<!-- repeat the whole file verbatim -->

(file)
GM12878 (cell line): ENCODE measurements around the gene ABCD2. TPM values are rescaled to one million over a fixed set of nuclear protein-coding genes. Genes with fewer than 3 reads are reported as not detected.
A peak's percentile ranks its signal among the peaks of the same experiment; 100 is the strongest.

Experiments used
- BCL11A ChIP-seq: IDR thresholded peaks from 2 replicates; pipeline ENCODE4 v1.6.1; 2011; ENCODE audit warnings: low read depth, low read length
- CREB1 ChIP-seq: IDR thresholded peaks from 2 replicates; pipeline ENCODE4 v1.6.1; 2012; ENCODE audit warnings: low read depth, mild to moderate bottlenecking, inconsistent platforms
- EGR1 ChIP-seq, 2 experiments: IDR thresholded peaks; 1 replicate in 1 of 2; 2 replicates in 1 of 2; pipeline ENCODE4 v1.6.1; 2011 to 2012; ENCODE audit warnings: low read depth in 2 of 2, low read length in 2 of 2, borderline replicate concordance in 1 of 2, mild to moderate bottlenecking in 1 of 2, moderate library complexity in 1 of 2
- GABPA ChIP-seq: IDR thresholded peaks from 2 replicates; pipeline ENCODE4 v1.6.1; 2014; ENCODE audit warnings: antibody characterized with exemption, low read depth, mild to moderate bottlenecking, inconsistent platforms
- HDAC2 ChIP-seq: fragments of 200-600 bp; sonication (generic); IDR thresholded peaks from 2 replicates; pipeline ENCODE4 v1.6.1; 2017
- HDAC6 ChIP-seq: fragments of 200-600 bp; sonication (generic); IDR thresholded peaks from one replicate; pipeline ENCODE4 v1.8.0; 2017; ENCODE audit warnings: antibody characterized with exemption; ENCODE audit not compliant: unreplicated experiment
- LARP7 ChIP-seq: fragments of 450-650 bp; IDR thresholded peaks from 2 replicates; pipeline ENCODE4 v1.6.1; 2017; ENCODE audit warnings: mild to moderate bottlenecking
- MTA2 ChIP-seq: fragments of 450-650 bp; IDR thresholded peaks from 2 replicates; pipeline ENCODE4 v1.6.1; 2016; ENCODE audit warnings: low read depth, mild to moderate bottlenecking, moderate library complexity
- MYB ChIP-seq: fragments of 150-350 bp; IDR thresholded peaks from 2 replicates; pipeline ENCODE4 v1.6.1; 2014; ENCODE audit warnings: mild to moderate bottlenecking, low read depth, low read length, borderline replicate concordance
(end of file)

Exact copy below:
GM12878 (cell line): ENCODE measurements around the gene ABCD2. TPM values are rescaled to one million over a fixed set of nuclear protein-coding genes. Genes with fewer than 3 reads are reported as not detected.
A peak's percentile ranks its signal among the peaks of the same experiment; 100 is the strongest.

Experiments used
- BCL11A ChIP-seq: IDR thresholded peaks from 2 replicates; pipeline ENCODE4 v1.6.1; 2011; ENCODE audit warnings: low read depth, low read length
- CREB1 ChIP-seq: IDR thresholded peaks from 2 replicates; pipeline ENCODE4 v1.6.1; 2012; ENCODE audit warnings: low read depth, mild to moderate bottlenecking, inconsistent platforms
- EGR1 ChIP-seq, 2 experiments: IDR thresholded peaks; 1 replicate in 1 of 2; 2 replicates in 1 of 2; pipeline ENCODE4 v1.6.1; 2011 to 2012; ENCODE audit warnings: low read depth in 2 of 2, low read length in 2 of 2, borderline replicate concordance in 1 of 2, mild to moderate bottlenecking in 1 of 2, moderate library complexity in 1 of 2
- GABPA ChIP-seq: IDR thresholded peaks from 2 replicates; pipeline ENCODE4 v1.6.1; 2014; ENCODE audit warnings: antibody characterized with exemption, low read depth, mild to moderate bottlenecking, inconsistent platforms
- HDAC2 ChIP-seq: fragments of 200-600 bp; sonication (generic); IDR thresholded peaks from 2 replicates; pipeline ENCODE4 v1.6.1; 2017
- HDAC6 ChIP-seq: fragments of 200-600 bp; sonication (generic); IDR thresholded peaks from one replicate; pipeline ENCODE4 v1.8.0; 2017; ENCODE audit warnings: antibody characterized with exemption; ENCODE audit not compliant: unreplicated experiment
- LARP7 ChIP-seq: fragments of 450-650 bp; IDR thresholded peaks from 2 replicates; pipeline ENCODE4 v1.6.1; 2017; ENCODE audit warnings: mild to moderate bottlenecking
- MTA2 ChIP-seq: fragments of 450-650 bp; IDR thresholded peaks from 2 replicates; pipeline ENCODE4 v1.6.1; 2016; ENCODE audit warnings: low read depth, mild to moderate bottlenecking, moderate library complexity
- MYB ChIP-seq: fragments of 150-350 bp; IDR thresholded peaks from 2 replicates; pipeline ENCODE4 v1.6.1; 2014; ENCODE audit warnings: mild to moderate bottlenecking, low read depth, low read length, borderline replicate concordance